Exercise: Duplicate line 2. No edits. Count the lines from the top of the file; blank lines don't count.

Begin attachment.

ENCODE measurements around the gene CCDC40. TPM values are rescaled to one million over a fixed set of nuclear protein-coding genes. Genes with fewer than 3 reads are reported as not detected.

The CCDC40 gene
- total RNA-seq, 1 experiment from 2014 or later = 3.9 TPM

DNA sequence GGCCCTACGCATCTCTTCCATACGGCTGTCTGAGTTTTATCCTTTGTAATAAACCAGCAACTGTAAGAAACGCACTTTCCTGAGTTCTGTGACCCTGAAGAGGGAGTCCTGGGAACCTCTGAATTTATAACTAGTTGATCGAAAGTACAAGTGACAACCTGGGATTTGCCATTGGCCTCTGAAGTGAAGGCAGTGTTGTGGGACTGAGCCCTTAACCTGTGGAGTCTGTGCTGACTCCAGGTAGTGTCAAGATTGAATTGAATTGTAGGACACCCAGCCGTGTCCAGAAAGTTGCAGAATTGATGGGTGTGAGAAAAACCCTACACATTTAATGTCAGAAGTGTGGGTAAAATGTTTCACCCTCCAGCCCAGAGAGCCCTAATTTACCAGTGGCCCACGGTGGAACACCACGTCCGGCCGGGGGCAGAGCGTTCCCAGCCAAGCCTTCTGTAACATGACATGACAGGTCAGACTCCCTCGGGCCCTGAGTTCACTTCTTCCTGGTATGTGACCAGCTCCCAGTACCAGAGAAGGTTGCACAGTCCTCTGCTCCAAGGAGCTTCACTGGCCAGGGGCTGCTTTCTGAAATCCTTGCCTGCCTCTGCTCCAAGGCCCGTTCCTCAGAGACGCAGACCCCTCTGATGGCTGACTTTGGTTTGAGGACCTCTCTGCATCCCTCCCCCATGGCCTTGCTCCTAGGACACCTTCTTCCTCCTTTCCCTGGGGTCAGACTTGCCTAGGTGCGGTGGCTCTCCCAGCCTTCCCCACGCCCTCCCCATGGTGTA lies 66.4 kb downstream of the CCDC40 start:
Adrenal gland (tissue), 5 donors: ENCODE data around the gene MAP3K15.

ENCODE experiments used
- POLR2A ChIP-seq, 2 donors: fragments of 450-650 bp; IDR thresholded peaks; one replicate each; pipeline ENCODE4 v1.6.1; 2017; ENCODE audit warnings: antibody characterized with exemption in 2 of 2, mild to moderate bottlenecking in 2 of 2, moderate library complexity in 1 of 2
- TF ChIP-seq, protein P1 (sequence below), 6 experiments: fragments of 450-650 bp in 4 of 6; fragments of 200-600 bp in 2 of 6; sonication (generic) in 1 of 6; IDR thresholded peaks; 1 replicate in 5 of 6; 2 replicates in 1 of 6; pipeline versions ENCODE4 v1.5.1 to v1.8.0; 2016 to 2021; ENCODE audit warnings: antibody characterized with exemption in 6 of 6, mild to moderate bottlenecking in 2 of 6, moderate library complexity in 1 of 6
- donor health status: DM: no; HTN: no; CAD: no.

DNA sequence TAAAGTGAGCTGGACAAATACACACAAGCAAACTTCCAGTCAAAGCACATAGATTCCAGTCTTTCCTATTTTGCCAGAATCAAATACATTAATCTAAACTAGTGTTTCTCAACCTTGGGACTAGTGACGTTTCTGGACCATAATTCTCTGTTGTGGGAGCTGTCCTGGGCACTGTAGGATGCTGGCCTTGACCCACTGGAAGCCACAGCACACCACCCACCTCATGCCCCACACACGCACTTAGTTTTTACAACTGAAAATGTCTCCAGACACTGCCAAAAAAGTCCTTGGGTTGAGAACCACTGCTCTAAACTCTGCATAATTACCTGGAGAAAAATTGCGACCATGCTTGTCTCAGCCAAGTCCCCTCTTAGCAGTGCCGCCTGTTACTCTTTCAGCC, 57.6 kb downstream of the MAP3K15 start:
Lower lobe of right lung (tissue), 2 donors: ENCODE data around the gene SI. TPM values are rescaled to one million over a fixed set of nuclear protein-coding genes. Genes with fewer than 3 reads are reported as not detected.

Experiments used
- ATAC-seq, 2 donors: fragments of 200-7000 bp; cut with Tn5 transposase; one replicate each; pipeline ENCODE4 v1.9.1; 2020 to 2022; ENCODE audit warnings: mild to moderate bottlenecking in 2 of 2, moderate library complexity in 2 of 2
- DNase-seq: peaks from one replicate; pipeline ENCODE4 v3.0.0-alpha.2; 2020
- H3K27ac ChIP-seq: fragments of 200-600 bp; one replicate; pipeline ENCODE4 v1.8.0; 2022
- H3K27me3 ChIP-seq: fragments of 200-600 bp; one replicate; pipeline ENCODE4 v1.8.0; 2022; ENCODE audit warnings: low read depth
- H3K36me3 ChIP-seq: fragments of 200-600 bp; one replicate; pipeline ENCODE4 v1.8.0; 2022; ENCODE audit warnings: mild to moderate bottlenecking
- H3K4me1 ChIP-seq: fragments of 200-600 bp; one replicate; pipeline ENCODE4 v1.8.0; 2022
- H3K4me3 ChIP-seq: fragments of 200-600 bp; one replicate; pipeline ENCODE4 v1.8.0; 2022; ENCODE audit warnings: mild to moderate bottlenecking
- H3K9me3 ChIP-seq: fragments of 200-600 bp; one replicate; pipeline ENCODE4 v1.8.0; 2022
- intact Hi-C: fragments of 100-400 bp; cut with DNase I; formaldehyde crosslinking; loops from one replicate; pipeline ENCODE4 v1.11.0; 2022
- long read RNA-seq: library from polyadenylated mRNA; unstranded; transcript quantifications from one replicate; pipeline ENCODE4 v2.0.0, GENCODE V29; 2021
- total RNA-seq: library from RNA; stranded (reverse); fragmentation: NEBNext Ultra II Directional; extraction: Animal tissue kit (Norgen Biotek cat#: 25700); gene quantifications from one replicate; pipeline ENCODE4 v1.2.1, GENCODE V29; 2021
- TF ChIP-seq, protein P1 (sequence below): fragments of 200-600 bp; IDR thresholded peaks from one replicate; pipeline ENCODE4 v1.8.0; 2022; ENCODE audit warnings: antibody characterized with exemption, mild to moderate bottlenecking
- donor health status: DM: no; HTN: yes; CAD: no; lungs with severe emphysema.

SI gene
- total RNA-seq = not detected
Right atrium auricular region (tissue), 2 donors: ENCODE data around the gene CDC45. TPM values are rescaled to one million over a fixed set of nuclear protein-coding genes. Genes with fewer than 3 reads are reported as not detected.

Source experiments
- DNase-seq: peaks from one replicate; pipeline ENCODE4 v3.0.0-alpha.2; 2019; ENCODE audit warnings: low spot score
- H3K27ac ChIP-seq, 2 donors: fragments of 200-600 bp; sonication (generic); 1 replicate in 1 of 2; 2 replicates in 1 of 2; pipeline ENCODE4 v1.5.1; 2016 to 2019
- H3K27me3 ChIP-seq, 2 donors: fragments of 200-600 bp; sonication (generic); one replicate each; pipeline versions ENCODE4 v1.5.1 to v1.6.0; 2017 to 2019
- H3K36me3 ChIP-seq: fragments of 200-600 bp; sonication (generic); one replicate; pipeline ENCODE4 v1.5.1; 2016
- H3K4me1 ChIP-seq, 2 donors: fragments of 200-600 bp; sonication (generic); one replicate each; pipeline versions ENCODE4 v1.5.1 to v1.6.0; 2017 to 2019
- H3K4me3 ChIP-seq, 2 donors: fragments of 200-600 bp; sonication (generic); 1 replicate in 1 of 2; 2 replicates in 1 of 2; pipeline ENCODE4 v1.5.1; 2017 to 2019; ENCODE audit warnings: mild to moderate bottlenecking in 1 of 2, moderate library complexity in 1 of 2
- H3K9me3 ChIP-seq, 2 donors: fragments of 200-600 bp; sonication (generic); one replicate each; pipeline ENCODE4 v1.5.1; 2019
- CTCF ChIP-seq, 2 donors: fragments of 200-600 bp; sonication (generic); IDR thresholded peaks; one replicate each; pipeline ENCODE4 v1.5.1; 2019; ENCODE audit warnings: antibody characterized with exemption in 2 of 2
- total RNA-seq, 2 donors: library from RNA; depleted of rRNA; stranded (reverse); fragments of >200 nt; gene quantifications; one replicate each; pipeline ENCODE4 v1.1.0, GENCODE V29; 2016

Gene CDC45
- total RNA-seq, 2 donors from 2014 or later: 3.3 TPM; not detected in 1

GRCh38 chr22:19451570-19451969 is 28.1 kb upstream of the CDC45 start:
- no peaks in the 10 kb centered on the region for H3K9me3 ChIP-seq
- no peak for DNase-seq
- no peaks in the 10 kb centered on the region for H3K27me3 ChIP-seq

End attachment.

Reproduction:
The CCDC40 gene